In addition, be ready to rely on other sources to get the idea of what you are talking about. Think about understanding the general stuff - what does Marbury mean despite many readings? If you get the general ideas explained to you, you can then begin to start developing your analysis from there. However, this does not mean that you can rely on some secondary study aid as the key to everything. You need to participate in the process, or you will simply be memorizing without context or understanding. So the moral is - use study aids for the general understanding; never rely upon these books as the source of all wisdom.

More importantly, get away from the "one size fits all" notion. All professors view things differently. They are not going to all teach the course identically, nor are they equally interested in policy or a breakdown of the different judges' philosophies. So don't make the mistake of thinking that mastering one professor in one class means that you have mastered the rest.

You also need to use your time well. Use weekends to your advantage. Read ahead over weekends if possible. You will find that if the daily pressure of reading for the next day's assignment is somewhat diminished, your lessened stress level will allow for more concentrated learning. Use the time between classes for the final read of the next class assignment - not the first read! This will help you focus on what the professor will be talking about in class.

You need to be prepared for class because you should participate. You also become directly involved in the thinking process when you contribute in class. Most professors will agree that beyond learning the substantive law, the Socratic method also requires that you learn to do legal analysis - which requires both inductive thinking (gleaning the rule from a number of cases) and deductive thinking (applying that rule to a new set of facts). By participating in class, you will gain experience in "thinking like a lawyer." After all, you don't want your first experience of analytical thinking to be during your examinations.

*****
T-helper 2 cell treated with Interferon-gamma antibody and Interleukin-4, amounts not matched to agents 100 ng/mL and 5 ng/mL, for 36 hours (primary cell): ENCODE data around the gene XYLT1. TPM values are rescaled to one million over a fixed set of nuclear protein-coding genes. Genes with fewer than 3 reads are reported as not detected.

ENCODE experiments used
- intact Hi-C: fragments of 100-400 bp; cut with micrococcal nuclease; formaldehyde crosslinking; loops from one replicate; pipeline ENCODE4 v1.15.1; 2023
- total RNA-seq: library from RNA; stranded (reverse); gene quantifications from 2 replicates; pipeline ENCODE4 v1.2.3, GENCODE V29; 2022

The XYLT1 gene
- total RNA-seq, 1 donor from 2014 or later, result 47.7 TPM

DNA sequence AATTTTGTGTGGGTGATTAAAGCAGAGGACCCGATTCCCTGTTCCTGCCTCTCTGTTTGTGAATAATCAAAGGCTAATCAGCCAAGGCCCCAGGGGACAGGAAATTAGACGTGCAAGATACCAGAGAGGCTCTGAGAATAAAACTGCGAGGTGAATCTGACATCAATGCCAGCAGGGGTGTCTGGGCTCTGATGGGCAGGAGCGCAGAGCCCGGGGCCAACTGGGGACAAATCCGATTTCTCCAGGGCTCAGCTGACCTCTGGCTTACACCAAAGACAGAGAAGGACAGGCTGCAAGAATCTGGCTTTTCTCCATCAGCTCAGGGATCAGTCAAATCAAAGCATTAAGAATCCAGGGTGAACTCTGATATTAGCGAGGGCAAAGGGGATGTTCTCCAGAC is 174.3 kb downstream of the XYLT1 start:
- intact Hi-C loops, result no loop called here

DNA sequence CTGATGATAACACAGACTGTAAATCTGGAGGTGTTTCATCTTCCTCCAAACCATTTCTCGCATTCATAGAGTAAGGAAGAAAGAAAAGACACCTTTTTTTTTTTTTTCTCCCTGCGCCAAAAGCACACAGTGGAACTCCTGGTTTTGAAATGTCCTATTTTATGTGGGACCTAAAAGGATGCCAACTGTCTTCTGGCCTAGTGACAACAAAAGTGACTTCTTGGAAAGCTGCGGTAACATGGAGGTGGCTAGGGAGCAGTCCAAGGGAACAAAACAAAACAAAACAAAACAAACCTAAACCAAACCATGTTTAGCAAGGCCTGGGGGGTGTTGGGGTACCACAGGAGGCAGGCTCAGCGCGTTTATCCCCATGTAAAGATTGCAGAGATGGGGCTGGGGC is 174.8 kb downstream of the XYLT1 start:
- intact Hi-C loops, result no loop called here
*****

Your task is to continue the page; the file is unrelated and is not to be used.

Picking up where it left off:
Never miss class - obvious but true. Skipping classes that you don't follow will never help you see the light. If you do miss class, make sure you get good notes from a fellow classmate. If possible, ask someone who tends to take verbatim notes. Then you will have a better sense of what was going on during that class.

Work with teachers. Ask questions if you need help. Try to use teachers as your second source after discussing trouble areas with your fellow students. Professors have office hours - use them.

As you start to outline, come up with strategies on how to approach problems involving those rules. A former medical person, now law student, noted that in medicine one starts by elimination - "it's not that or that." Here, you want to begin by what it is - but what it is must be in order. Think of finding the rules as listing the ingredients and following a recipe: you need to start with step one; do this stuff first, then add that, and then finally bring it all together. When you outline, don't just list the rules of law; try to come up with a way you would analyze a problem. Ask yourself what facts play into the general principles because rules only apply under certain circumstances. Think of personal jurisdiction or a motion to dismiss - stating a rule is not enough. You need to know when it's applicable - under what set of facts. So figure that out in your outline. Visualize concepts that are not clear to you. Not everyone can "see" the law from an outline. If you don't understand what makes minimum contacts in a civil procedure long-arm statute, diagram or draw the elements. Make a chart listing the different points. Use what you can do help yourself "think" the law.

Eat well/exercise/sleep enough. Stress intensifies if your basic needs are not met. If you are having problems, see someone. SLU has health services that include psychological testing.

Finally, practice, practice and practice. Ask yourself hypotheticals when you have a few spare minutes. Review the rules as you drive to school. Practice taking old examinations after your outline is finished. The more you utilize analytic skills and memorize the laws and rules to be applied, the more adept you will be during the actual examinations.

Again, don't be discouraged if your grades are not up to your expectations. Be willing to work consistently, be willing to change and you can have a much more satisfying second semester.